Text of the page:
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A million dollar response: H2Ohio meetings

By Dusty Sonnenberg, CCA, Ohio Field Leader

Last week, three H2Ohio informational meetings were conducted by representatives from the Ohio Department of Agriculture (ODA), Ohio Agricultural Conservation Initiative (OACI) and local county soil and water conservation district offices. Over 1,000 farmers and agribusiness people have attended so far according to organizers. The meetings were held in Perrysburg, Delphos, and Defiance, with every venue at capacity.

“This is a tremendous outpouring of farmers and the farming community who believe with all their hearts in the power of voluntary conservation efforts. It is a shame the general public cannot see everyone here tonight, this is tremendous,” said Dorothy Pelanda, Director of the Ohio Department of Agriculture, addressing members of the agriculture community in attendance at the Defiance meeting last Wednesday evening.

Earlier in January, Ohio Governor Mike DeWine and ODA Director Pelanda announced that $30 million in H2Ohio funding would be available to Ohio farmers in a 14-county area of the Maumee River Watershed to implement select conservation practices.

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Trade deals, coronavirus keep markets uncertain

By Doug Tenney, Leist Mercantile

President Trump signed the USMCA or U.S., Mexico, and Canada Agreement. It has now been passed by the U.S. and Mexico, Canada has yet to ratify this agreement. The USMAC replaces NAFTA, which was a great agreement from the Clinton administration back in the 1990s. Some are calling it NAFTA 2.0. The new trade agreement replaces the 25-year NAFTA agreement. It should give the U.S. more access into those markets. Early indications suggest it will result in more automotive production in the U.S. In addition, this agreement should be beneficial for U.S. dairy farmers. Mexico, from an agricultural perspective, has been in the news in the past two months as they have purchased U.S. corn on multiple occasions.

The Phase One trade deal was signed last month by the U.S. and China. It calls for China to purchase 40 billion dollars in U.S. agricultural goods in each of the next two years.… Continue reading

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What does sustainable mean?

By Harold Watters, Ohio State University Extension agronomist

This is the legal definition: “Sustainable agriculture” was addressed by Congress in the 1990 Farm Bill. Under that law, “the term sustainable agriculture means an integrated system of plant and animal production practices having a site-specific application that will, over the long term:

  • satisfy human food and fiber needs;
  • enhance environmental quality and the natural resource base upon which the agricultural economy depends;
  • make the most efficient use of non-renewable resources and on-farm resources and integrate, where appropriate, natural biological cycles and controls;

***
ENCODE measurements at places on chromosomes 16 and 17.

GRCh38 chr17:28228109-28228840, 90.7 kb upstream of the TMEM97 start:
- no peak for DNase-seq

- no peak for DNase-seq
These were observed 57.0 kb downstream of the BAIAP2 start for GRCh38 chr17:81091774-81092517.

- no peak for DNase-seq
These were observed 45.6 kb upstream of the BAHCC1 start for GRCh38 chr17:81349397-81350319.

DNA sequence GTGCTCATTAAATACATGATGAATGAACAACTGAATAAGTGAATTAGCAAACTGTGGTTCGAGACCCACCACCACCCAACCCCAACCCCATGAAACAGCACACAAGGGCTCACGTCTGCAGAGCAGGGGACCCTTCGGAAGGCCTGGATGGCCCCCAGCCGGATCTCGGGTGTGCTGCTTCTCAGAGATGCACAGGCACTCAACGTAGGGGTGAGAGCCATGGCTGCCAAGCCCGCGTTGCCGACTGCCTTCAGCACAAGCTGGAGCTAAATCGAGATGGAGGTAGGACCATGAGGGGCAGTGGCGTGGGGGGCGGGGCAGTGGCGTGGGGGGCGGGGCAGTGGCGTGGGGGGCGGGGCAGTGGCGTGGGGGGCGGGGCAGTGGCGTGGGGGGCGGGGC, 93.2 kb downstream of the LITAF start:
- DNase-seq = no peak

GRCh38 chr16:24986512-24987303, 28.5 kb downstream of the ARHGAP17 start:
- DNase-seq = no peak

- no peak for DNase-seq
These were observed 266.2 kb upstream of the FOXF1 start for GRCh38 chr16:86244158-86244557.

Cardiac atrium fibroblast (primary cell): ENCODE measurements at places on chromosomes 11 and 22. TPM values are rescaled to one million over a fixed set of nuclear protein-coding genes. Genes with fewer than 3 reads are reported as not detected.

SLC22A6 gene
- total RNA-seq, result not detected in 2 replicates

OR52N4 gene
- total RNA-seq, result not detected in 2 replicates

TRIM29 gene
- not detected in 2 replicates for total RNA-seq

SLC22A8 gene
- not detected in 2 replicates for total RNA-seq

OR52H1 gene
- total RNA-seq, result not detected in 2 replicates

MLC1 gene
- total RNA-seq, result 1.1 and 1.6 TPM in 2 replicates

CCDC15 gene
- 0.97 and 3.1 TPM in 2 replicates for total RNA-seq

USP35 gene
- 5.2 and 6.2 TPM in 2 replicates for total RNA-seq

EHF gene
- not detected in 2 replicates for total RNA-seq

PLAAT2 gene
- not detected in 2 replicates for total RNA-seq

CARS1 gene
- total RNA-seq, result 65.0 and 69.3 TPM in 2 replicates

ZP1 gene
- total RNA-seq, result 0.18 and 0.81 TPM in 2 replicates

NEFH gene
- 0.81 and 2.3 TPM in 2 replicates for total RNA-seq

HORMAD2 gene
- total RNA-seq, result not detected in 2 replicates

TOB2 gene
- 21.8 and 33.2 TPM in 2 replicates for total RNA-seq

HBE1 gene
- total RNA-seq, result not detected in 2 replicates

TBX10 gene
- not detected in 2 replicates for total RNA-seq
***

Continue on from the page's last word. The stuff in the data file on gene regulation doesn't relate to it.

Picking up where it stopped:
• sustain the economic viability of farm operations; and
  • enhance the quality of life for farmers and society as a whole.”

Above from the National Agriculture Library: https://www.nal.usda.gov/afsic/sustainable-agriculture-definitions-and-terms#toc2 and: https://www.nal.usda.gov/afsic/sustainable-agriculture-definitions-and-terms.

Is your operation sustainable based upon the points above:

  • Yes, we produce food and fiber to satisfy human needs
  • Enhance environmental quality — we are headed that direction, some are there already.
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National Pesticide Safety Education Month – Learn and practice principles of safe pesticide handling and use

February is National Pesticide Safety Education Month, a reminder for everyone to review their pesticide safety practices. The Weed Science Society of America (WSSA), American Phytopathological Society (APS) and Entomological Society of America (ESA) are among the many organizations in the public and private sector that promote pesticide safety during February and throughout the year.

Everyone must focus on safety to protect themselves, others, and the environment, during pesticide transport, storage, application, and disposal.

“There is no ‘downtime’ in the safe handling and use of pesticides,” said Lee Van Wychen, Ph.D., Executive Director of Science Policy for the Weed Science Society of America.

The National Pesticide Safety Education Month webpage contains a quiz to check your knowledge of some basic pesticide safety principles and a self-assessment to review some of your own pesticide safety practices at home and at work. You can also view a sample of educational resources produced by land-grant university Pesticide Safety Education Programs and learn the importance of these programs.… Continue reading